Your mind is a supercomputer with enormous potential.
It can be used to solve incredibly complex problems, create stunning pieces of art, or write captivating poetry. Through our minds we're able to channel creativity from the depths of our being into remarkable feats of art and science that ultimately, well, blow our minds.
But if we're honest with ourselves, we know that most of the time this isn't what our minds are doing. In fact, it's usually the opposite. Our minds tend to nag us all day. They never seem to shut up, about anything.
I don't want to get out of bed. 5 more minutes.
Why is it hot out? I don't like the heat.
Did she see me? Why didn't she say hi?
What's his problem? How dare he speak to me like that!
What am I doing tonight? I don't want to work out later, but I have to!
Hmm, what's in the fridge, I'm hungry. But I just ate!
I deserve a cookie. But I shouldn't! But I will!
That's not a double-edged sword! It's two swords!
Does this sound anything like your mind? How is it that a tool so smart that it can build spaceships and split atoms, simultaneously be so stupid that it finds a problem with every little thing we do, or don't do? What can we learn from our relationship to our minds?
In order to answer these questions, we must first understand that we are not our minds, but rather the ones who experience our minds.
You are the one who has a mind. After all, it's your mind, right? Furthermore, your mind has a specific way of working. While the contents of your mind will most certainly be different than the contents of my mind, the structure and way in which they operate are very much the same.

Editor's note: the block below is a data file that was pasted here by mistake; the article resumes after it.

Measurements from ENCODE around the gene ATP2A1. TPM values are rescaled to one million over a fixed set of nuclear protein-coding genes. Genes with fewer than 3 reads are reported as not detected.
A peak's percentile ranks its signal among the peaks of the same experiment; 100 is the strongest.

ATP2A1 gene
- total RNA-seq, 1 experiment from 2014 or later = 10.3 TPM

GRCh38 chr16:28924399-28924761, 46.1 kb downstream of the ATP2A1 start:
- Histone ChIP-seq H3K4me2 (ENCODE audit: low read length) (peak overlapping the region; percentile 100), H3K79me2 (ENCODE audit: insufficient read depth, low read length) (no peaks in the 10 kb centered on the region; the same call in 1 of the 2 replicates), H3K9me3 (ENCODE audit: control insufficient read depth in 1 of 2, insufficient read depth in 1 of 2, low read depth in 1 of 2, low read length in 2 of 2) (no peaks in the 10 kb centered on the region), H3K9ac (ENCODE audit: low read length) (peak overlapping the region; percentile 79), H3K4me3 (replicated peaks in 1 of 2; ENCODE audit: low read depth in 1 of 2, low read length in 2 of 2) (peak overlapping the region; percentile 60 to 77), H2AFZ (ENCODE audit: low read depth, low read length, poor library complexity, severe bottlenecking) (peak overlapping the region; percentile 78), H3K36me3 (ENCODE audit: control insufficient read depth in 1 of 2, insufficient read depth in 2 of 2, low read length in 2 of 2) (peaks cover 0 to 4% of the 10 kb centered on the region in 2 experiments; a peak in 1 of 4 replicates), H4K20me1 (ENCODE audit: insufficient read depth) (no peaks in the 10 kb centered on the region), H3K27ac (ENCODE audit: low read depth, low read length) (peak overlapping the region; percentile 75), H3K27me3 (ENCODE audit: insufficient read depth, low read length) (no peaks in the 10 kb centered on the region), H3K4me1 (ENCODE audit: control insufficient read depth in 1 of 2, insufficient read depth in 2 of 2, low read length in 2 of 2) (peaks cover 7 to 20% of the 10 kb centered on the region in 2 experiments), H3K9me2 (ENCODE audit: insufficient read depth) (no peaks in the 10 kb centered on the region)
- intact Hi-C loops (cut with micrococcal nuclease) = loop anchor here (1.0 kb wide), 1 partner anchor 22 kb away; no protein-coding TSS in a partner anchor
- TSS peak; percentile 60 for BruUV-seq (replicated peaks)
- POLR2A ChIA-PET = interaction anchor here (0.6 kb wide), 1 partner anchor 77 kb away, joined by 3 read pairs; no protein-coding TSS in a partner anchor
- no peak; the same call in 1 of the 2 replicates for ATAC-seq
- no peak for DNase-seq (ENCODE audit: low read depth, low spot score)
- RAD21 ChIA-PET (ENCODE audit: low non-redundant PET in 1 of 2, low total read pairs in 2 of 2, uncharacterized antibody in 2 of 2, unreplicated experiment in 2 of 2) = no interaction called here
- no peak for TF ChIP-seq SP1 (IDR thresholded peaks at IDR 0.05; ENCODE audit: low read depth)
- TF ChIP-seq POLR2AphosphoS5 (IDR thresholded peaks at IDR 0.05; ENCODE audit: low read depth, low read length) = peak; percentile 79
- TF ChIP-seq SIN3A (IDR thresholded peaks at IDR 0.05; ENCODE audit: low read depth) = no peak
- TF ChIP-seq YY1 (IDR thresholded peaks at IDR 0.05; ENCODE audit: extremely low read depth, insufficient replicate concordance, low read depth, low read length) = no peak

Each of us is intimately familiar with what our own minds have to say and how they tend to manifest our inner voice, but few of us know why they do this.
Your mind is using you
The reason most of us struggle with life is because our minds never shut up, and we never stop believing what they say. Those suffering anxiety believe their intrusive fearful thoughts. Those battling depression are convinced their thoughts of sadness and worthlessness are true.
In fact, the severity of anxiety, depression, and even mental illness, is directly related to the degree in which we believe our thoughts. Some people with extreme forms of mental illness are so convinced of the activity in their mind, that we call these beliefs hallucinations. Sadly, people who commit suicide do so because their minds told them to.
But why does the mind never shut up? Where do these thoughts come from? What is the source of that voice in the head?
Certain people collect things in life. My grandfather collects cereal boxes. You may know someone who collects stamps. Maybe your mom collects shoes. But there's one thing we all collect - and that's bad experiences. From a very young age, we go through life and naturally have experiences - some are pleasant, some not so pleasant. Due to the nature of the not-so-pleasant experiences, we tend to push them away with our will. Because they're uncomfortable coming in, we don't want to experience them.
But when we push something away, it has to go somewhere. We can't just push an experience away once it happens and expect it to disappear into thin air. When we resist the moment unfolding in front of us, it gets stuck and leaves an impression of stored energy within ourselves. By the time we reach our twenties or thirties, we've collected thousands and thousands of bad experiences, leaving thousands and thousands of impressions of energy stored within.